The probation officer offered a slightly different assessment. The PSI Report calculated the defendant's total offense level at 30 based on a finding that the defendant possessed 600 or more offending images. With a CHC of I, the applicable guideline sentencing range would be 97-121 months. In his objections to the PSI Report, the defendant took issue with its inclusion of the two-level enhancement for knowing distribution. Although the same enhancement had been contemplated by the Agreement, the defendant argued that there was a critical distinction: since executing the Agreement, USSG §2G2.2(b)(3)(F) had been amended to include a mens rea requirement. See USSG App. C, Amend. 801 (effective Nov. 1, 2016). The defendant argued that there was too little evidence to satisfy this new requirement. Specifically, he asserted that in order to prove knowing distribution, the government was obliged to introduce "evidence concerning the operation of the specific file sharing program used in the present case" and that it had failed to do so.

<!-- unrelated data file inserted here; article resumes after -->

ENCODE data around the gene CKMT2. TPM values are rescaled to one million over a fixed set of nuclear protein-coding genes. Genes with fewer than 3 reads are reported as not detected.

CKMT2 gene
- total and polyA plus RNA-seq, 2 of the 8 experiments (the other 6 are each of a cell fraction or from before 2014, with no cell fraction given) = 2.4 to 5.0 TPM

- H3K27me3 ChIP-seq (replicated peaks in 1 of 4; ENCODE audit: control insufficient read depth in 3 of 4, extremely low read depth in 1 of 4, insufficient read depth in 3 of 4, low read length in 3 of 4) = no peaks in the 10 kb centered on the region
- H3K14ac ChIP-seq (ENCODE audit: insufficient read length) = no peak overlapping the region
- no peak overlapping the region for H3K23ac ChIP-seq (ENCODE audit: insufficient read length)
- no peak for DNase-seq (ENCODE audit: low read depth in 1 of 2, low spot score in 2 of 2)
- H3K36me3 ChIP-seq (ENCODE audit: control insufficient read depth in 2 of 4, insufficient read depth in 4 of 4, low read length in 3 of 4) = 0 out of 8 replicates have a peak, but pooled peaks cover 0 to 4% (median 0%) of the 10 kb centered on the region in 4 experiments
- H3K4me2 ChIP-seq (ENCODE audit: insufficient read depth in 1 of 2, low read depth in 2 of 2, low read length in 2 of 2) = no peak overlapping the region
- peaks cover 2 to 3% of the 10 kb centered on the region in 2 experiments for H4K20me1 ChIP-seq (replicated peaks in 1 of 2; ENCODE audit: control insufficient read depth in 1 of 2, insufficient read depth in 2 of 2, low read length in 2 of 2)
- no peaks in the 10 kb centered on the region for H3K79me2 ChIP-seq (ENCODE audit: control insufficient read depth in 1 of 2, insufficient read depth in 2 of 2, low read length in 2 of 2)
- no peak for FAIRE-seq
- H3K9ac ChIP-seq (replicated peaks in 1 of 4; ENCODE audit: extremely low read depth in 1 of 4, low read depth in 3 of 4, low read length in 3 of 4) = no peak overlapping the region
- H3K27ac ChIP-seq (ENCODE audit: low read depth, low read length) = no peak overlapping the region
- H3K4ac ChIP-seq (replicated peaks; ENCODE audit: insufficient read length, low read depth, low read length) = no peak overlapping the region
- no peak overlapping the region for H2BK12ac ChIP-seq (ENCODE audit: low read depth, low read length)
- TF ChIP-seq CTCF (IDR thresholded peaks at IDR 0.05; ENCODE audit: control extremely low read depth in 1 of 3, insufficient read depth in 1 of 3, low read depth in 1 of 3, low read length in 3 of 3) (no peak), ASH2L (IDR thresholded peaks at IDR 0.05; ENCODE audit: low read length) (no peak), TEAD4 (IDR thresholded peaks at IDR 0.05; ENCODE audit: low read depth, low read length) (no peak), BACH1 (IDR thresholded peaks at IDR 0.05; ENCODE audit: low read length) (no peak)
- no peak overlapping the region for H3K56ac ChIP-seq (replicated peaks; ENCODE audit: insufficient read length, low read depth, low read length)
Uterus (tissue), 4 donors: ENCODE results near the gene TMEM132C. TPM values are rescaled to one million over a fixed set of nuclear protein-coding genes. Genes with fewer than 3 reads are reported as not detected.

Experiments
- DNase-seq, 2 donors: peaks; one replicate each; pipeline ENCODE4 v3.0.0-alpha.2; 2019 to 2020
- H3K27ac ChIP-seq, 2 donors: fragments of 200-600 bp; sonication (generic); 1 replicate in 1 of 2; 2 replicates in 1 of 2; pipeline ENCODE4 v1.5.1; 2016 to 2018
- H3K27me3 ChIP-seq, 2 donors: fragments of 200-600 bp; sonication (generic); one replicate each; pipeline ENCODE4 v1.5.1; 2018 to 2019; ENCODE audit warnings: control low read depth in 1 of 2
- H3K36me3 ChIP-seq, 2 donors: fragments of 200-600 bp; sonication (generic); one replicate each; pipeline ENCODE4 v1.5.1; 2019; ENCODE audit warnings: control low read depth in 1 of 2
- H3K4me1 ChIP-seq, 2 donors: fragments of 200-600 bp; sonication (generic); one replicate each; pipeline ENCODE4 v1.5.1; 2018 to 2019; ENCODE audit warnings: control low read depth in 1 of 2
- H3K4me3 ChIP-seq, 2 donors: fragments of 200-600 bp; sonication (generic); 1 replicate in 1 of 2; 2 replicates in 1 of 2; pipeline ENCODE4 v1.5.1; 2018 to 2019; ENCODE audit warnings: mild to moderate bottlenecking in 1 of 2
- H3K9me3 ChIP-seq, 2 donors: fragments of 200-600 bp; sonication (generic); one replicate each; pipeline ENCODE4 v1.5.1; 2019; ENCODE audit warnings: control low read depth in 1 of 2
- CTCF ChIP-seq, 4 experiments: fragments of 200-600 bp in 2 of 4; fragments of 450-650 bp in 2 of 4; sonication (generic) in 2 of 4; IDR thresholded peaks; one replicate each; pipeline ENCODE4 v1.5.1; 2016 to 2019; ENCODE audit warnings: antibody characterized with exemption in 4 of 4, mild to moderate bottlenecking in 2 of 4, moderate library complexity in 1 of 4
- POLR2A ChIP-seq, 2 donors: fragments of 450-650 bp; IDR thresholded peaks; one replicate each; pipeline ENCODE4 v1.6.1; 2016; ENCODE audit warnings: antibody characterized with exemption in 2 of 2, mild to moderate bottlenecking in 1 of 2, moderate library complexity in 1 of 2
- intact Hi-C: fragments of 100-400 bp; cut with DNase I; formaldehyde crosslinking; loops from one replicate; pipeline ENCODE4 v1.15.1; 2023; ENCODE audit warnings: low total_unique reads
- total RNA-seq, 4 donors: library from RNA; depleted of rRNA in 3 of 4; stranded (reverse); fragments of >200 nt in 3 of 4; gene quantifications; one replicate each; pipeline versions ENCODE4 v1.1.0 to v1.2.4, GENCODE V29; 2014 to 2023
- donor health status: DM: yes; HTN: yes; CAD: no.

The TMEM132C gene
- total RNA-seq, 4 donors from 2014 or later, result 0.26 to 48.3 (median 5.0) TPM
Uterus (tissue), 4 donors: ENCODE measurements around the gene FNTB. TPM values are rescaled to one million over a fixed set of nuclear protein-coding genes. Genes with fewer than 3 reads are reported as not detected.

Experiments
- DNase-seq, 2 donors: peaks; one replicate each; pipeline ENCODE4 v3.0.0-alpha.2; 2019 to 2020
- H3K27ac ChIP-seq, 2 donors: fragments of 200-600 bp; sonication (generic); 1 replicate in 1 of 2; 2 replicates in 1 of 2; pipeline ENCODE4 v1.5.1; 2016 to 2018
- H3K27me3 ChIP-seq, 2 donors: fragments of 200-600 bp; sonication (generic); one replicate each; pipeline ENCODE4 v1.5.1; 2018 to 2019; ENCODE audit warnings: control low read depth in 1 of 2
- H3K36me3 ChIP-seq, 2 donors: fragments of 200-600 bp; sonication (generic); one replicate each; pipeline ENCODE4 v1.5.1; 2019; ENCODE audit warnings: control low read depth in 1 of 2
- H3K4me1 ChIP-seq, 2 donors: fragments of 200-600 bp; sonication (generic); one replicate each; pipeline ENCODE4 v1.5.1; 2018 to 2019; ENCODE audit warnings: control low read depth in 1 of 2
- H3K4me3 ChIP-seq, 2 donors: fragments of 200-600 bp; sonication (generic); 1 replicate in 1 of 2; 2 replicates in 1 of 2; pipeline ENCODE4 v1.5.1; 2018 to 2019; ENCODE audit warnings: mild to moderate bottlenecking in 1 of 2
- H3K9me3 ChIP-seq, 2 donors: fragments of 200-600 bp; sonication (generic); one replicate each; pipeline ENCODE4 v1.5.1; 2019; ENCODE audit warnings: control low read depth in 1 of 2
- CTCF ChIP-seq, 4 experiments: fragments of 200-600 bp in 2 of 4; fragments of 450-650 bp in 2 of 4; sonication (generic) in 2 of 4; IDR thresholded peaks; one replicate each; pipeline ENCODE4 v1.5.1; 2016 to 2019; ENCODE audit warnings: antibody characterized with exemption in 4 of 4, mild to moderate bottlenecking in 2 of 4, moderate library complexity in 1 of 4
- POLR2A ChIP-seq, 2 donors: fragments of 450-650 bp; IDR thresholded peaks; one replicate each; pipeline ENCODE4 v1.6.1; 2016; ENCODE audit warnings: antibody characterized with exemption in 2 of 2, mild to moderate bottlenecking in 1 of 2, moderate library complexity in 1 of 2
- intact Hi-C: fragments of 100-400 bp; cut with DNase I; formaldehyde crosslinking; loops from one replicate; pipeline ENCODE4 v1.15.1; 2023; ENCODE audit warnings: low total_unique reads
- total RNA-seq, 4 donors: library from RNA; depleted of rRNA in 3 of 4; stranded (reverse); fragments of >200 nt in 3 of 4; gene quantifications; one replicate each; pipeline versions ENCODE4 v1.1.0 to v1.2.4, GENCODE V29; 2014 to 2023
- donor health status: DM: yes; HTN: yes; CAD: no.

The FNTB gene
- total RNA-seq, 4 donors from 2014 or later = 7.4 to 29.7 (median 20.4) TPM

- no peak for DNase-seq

The district court was not persuaded that so precise an evidentiary showing was necessary to ground the enhancement. It overruled the defendant's objection based on its determination that "the evidence on record showed that defendant knew of the file-sharing properties of the 'Ares' program." In this regard, the court noted that the defendant was a "sophisticated and longtime computer user." This background, which included the defendant's degrees in computer science and computer networks and his statements that he was skilled in computers and would like to pursue an advanced degree in computer networks, was sufficient to infer the requisite knowledge. To cinch matters, the defendant had stored a portion of his downloaded child sex abuse files to a "shared" folder, indicating that he had curated "the particular contraband that he wanted to exchange through the 'Ares' file-sharing program."